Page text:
The Republicans plan to get it right next time

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WASHINGTON - In the think-tanks and policy institutes, old warriors grin and plot while baby-faced politicos bubble with enthusiasm. Among the politicians, there is faction-fighting - but also optimism and a keen ideological vigour. New campaigns are being discussed, fresh tactics prepared. And no, I am not talking about the victorious Democrats but about the defeated Republican right.

It would be grossly premature to equate the Clinton success as the end of the era of the radical right. There are many small reasons for this, but two big ones. First, much of the President-elect's economic rhetoric, if not his likely actions, tips its cap to the right-wing revolution of the previous decade: don't bash the middle classes; squeeze the bureaucracy; prune spending rather than raise taxes.

Second, the minority Clinton victory has left a big swathe of middle America still tetchy and unreconciled to conventional politics. That includes the 20 per cent who voted for Ross Perot, and the rebel Republicans who backed Pat Buchanan against George Bush. It also includes so- called 'Reagan Democrats' who liked Bill Clinton's message that it was time for change but who are basically anti-government. In bars and diners across the US, they will have been snarling as they watched the succession of corporate lawyers and lobbyists shimmying into jobs in the new administration. This is change?

David Broder, veteran leader of the Washington press corps, takes the Perot phenomenon seriously: 'There is an acute sense, shared by many Americans, that the country has taken a wrong turn . . . a sense in which Clinton and the new people in Congress are here on probation, and an acute consciousness of the fact that if they don't clean up their act, they will be tossed out. It is not business as usual.' He believes the Clinton honeymoon will be brief.

The budget deficit is one important symbol of the failure of Washington, and the early signs are that the Clinton presidency will fall far short of the candidate's firm promises to halve it. Talk of tax cuts has stopped abruptly, and increases, notably on petrol, look inevitable. Some Washington economists predict that the 'Republican deficit', caused by the overestimate of inflation during the Reagan boom, and then by the Bush recession, will actually be added to by a 'Democrat deficit' as spending rises.

Here, however, is a prediction: the deficit will not be the source of the sharpest controversies. Those will be about what used to be thought of as second-order lifestyle issues - gay rights, family values, abortion, work quotas for racial minorities. There is an ancient dividing line here, between the libertarian 'land of the free' and the parallel America of devout, white, conservative Christians. But it has become deeper as the Sixties generation has risen to national leadership: one potent symbol of that change was that gay groups gave more to the Clinton campaign fund than the trade unions did.

The liberal social agenda is hated by the Republican right with as much fervour as the most politically correct Democrat applauds it. The Republicans think middle America will revolt against it - and soon. Anti-gay rights referendums are expected in a number of states. On both sides, lifestyle politics is all the rage: Judge Robert Bork, a leading conservative controversialist, is hard at work on a book whose working title, Slouching towards Gomorrah, gives some indication of his approach.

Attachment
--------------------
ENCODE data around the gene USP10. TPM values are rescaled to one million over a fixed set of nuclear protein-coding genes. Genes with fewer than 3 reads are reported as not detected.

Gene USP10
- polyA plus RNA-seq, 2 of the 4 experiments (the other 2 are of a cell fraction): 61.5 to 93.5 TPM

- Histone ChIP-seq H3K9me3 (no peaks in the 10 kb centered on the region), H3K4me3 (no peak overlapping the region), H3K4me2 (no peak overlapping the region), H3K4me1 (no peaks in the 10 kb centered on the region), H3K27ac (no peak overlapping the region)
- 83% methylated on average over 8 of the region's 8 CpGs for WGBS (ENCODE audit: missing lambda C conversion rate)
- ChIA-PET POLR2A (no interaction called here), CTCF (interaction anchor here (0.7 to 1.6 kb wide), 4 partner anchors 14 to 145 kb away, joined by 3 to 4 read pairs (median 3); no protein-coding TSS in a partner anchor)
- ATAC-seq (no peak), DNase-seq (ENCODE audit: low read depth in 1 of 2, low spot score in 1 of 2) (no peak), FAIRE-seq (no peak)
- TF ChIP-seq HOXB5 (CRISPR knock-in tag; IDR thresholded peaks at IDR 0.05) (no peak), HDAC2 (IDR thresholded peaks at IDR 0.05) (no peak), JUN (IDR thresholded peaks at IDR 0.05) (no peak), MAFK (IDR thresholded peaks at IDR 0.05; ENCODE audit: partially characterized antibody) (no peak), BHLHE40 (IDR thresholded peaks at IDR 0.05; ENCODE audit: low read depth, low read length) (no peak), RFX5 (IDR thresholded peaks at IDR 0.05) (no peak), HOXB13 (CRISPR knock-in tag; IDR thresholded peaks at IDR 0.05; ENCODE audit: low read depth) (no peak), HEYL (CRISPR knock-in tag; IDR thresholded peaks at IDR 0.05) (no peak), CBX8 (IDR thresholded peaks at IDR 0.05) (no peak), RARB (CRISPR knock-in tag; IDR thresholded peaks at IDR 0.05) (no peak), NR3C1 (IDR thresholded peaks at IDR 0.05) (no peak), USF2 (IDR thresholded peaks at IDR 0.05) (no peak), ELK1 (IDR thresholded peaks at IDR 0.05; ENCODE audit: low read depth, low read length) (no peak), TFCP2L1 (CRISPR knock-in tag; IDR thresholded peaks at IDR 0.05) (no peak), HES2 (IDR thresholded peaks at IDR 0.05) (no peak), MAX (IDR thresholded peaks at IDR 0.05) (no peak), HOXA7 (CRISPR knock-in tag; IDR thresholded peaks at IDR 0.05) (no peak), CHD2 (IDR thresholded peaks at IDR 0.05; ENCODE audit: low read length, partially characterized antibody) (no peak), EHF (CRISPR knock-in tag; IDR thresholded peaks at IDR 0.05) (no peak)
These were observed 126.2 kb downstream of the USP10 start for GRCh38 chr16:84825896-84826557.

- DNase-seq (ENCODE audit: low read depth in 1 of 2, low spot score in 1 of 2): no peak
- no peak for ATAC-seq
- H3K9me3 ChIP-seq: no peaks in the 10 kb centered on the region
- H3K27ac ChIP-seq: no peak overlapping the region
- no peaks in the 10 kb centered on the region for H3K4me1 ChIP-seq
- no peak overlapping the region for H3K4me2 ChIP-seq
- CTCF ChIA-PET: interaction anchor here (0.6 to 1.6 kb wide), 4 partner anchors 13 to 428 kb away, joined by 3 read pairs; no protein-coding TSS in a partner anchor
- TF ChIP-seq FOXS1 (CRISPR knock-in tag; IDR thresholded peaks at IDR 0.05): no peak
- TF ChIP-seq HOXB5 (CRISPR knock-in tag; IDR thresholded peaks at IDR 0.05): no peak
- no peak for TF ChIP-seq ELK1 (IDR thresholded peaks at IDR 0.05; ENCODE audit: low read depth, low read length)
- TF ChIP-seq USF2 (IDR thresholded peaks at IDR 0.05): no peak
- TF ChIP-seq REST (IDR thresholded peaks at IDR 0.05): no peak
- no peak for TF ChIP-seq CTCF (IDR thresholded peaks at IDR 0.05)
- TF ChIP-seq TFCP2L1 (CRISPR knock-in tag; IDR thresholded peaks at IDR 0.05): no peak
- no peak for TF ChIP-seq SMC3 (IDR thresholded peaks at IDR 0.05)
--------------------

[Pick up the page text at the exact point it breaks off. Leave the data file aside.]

The arguments will be fought out not only on the campuses but in Congress and the Supreme Court, where several conservative justices are rumoured to be retiring shortly. There are old battles to be refought all the way across this legal landscape. Judge Bork, for instance, who taught both Bill and Hillary Clinton at law school, had his nomination for the Supreme Court rejected in the late Eighties. Testifying against him was, among others, Mr Clinton. Now the former law student will be nominating his own judges.

On the right, the defeat of liberal, patrician George Bush may have caused a Republican revolution by finally discrediting the party's Eastern establishment and leaving the field open to a more populist and aggressive politics. Much of what is now happening on the right is about what, precisely, that style should be.

This week a clutch of top Republicans, including Jeane Kirkpatrick, the former UN ambassador, Jack Kemp, the former housing secretary and William Bennett, the former education secretary, launched a group called Empower America. The latter two are potential presidential candidates, but their first task is to patrol the limits of Republicanism. They are worried that just as the left damaged itself by its reluctance to ban extremists, so the right must push out the protectionists and xenophobes, such as the posturing-as-redneck Mr Buchanan. The Christian fundamentalist right is also treated with deep caution. This being American politics, where everything is slightly too good to be true, the associate director of the group is a former Perot aide called Orson Swindle.

More seriously, it has a clutch of the Republicans' brightest young things and there is some talk that Empower America should reverse the usual situation after a defeat, which is that the losers quit Washington and go back to their states to sulk. Instead, it would become something unheard of in US politics - a semi-permanent opposition. This may be bad news for Mr Clinton, but the rest of us can sit back and enjoy the fun: Washington politics over the next few years is going to sizzle.